UBC Theses and Dissertations

UBC Theses Logo

UBC Theses and Dissertations

MHC class 1 cytoplasmic domain : defining a role for conserved amino acid residues in class 1 expression,… Lizee, Gregory Anthony 2000

Your browser doesn't seem to have a PDF viewer, please download the PDF to view this item.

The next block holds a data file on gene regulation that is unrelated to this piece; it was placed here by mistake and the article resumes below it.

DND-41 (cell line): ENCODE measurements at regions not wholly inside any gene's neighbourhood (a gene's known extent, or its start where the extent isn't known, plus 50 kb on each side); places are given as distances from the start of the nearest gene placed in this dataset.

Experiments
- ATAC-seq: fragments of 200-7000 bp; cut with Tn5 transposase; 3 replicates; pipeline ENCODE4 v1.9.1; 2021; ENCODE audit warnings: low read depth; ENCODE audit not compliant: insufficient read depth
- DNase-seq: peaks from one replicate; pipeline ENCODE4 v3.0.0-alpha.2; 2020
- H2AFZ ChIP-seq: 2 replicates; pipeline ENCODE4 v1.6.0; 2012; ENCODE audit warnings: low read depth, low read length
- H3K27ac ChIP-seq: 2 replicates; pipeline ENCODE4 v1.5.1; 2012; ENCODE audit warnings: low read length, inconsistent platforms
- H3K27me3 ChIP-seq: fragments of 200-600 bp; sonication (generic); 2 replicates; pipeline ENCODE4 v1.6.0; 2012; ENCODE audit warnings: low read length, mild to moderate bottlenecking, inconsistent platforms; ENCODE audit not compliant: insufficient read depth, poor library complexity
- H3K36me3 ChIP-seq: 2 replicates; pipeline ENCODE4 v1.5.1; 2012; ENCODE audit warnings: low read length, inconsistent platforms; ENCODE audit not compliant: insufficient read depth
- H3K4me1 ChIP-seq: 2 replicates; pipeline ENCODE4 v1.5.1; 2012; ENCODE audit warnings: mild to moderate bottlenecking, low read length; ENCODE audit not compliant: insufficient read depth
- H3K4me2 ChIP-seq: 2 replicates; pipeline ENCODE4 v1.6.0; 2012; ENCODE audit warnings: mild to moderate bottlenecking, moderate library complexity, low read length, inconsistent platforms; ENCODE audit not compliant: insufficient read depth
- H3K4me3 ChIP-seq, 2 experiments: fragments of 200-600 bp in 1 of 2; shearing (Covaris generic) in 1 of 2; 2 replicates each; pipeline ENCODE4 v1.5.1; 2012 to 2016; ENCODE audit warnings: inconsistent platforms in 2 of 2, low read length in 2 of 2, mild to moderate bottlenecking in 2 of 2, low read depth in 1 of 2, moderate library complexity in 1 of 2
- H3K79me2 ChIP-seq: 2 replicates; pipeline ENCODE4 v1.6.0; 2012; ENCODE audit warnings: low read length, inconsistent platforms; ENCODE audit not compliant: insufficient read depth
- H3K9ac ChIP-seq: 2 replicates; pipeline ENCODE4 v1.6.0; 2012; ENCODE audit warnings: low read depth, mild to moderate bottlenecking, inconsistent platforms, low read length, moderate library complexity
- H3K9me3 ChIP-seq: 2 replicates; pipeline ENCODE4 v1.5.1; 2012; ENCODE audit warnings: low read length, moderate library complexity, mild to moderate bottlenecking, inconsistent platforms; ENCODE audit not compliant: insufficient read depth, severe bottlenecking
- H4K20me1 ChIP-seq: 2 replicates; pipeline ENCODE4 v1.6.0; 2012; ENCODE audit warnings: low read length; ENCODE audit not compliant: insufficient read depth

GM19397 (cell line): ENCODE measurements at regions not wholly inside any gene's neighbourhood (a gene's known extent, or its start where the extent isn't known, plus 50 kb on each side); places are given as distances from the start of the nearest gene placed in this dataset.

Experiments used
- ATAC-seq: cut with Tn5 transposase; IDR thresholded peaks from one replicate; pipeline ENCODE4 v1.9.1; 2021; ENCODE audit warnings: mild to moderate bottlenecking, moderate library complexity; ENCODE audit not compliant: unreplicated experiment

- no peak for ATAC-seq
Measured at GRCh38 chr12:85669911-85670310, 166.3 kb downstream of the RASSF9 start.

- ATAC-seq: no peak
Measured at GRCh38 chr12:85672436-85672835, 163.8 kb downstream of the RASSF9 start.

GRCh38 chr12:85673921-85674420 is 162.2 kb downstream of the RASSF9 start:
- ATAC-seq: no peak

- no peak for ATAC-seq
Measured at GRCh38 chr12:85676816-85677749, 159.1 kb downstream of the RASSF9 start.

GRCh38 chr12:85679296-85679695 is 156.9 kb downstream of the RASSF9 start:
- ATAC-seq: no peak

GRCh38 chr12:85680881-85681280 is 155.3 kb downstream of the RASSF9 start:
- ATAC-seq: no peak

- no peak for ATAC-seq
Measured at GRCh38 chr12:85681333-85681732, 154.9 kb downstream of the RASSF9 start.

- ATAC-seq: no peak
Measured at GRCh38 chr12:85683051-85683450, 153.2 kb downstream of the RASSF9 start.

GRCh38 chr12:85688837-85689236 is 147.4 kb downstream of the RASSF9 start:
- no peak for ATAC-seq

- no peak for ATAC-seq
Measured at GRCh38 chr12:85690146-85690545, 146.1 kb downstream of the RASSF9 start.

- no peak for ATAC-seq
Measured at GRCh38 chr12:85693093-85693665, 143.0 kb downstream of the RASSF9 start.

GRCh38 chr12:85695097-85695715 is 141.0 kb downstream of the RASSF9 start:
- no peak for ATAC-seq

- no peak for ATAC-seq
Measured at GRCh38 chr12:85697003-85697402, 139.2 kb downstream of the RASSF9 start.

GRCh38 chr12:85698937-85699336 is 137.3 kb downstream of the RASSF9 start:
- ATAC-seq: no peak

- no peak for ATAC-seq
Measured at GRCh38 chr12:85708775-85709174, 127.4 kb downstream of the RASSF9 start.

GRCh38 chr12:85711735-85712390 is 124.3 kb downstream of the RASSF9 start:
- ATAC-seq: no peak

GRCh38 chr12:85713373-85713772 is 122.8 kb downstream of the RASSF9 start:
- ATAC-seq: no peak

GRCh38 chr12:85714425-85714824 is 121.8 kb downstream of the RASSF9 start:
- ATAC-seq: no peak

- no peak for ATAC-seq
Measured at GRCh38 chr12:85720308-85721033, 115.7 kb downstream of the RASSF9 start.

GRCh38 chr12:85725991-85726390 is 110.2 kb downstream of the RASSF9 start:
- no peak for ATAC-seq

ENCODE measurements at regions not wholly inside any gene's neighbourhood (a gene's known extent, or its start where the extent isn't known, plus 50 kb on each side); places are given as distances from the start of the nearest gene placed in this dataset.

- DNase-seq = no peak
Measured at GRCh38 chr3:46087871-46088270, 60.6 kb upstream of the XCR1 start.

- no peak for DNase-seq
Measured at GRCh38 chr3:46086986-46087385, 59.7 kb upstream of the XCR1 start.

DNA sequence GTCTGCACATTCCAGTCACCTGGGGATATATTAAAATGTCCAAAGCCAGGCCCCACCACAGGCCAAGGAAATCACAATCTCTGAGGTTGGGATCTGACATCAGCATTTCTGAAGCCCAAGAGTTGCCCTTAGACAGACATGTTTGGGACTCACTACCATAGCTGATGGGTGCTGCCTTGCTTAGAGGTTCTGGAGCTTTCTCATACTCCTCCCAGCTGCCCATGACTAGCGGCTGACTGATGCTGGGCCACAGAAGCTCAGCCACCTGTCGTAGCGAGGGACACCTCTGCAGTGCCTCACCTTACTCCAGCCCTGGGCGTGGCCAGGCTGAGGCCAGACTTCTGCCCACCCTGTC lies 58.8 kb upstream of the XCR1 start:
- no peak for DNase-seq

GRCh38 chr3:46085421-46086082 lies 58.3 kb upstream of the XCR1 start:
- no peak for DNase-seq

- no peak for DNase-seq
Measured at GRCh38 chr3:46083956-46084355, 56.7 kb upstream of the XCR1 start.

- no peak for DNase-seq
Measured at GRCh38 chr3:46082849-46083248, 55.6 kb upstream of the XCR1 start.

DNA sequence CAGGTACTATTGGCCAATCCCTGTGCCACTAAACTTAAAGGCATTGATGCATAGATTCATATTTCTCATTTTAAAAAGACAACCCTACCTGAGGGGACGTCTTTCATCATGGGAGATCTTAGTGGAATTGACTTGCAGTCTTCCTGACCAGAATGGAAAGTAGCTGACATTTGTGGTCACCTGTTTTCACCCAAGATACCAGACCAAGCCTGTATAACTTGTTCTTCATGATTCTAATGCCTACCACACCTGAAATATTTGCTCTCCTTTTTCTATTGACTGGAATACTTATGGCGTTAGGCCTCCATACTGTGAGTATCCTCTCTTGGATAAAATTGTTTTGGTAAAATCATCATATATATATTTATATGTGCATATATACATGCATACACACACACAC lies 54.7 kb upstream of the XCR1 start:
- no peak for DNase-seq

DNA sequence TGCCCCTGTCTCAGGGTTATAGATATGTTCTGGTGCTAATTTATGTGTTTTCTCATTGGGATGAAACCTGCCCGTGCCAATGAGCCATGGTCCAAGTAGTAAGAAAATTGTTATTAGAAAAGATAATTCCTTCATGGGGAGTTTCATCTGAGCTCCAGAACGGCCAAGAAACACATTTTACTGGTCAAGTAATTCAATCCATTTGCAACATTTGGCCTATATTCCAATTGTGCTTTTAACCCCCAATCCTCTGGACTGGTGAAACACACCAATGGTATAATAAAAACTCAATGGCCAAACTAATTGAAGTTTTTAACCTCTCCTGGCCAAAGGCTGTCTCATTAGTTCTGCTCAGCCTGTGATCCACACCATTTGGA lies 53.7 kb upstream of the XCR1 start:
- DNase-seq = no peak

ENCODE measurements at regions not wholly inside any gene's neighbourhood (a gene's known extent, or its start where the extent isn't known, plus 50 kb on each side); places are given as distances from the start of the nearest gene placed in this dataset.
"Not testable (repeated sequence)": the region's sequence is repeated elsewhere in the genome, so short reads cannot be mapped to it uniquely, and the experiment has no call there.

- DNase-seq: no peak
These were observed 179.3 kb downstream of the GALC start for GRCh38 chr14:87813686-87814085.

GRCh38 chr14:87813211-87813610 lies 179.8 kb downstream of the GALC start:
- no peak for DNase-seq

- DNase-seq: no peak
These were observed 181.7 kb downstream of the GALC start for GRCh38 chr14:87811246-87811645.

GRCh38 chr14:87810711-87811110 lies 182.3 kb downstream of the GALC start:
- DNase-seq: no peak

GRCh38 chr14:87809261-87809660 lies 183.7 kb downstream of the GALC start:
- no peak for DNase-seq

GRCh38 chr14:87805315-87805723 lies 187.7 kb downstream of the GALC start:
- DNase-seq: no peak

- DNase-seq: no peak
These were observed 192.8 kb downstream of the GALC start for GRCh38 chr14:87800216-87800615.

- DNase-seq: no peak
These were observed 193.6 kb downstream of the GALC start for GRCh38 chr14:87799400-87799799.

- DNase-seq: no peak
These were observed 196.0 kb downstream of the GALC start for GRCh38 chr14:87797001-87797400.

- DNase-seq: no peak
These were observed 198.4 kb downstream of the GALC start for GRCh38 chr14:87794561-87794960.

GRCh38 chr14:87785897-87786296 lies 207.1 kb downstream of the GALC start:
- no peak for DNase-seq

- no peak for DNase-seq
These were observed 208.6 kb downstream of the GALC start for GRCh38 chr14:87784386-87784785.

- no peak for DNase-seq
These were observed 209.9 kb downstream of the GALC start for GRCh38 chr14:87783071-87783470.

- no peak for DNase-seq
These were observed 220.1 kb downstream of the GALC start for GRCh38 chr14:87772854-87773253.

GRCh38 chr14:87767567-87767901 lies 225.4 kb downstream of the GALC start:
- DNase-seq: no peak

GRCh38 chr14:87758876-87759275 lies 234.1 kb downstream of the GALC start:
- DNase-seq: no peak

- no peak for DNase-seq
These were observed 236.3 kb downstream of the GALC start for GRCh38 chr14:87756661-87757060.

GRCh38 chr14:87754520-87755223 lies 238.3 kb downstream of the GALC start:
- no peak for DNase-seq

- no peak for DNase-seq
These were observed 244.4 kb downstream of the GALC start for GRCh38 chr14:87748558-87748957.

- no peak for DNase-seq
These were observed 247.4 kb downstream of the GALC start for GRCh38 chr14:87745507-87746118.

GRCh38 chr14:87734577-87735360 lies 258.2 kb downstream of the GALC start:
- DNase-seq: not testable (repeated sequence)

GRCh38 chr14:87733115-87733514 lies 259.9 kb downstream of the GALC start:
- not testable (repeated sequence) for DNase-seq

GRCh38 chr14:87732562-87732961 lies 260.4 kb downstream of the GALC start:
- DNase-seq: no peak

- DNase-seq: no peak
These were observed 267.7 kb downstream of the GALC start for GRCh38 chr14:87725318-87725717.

Item Metadata

Download

Media
831-ubc_2000-565823.pdf [ 17.39MB ]
Metadata
JSON: 831-1.0089812.json
JSON-LD: 831-1.0089812-ld.json
RDF/XML (Pretty): 831-1.0089812-rdf.xml
RDF/JSON: 831-1.0089812-rdf.json
Turtle: 831-1.0089812-turtle.txt
N-Triples: 831-1.0089812-rdf-ntriples.txt
Original Record: 831-1.0089812-source.json
Full Text
831-1.0089812-fulltext.txt
Citation
831-1.0089812.ris

Full Text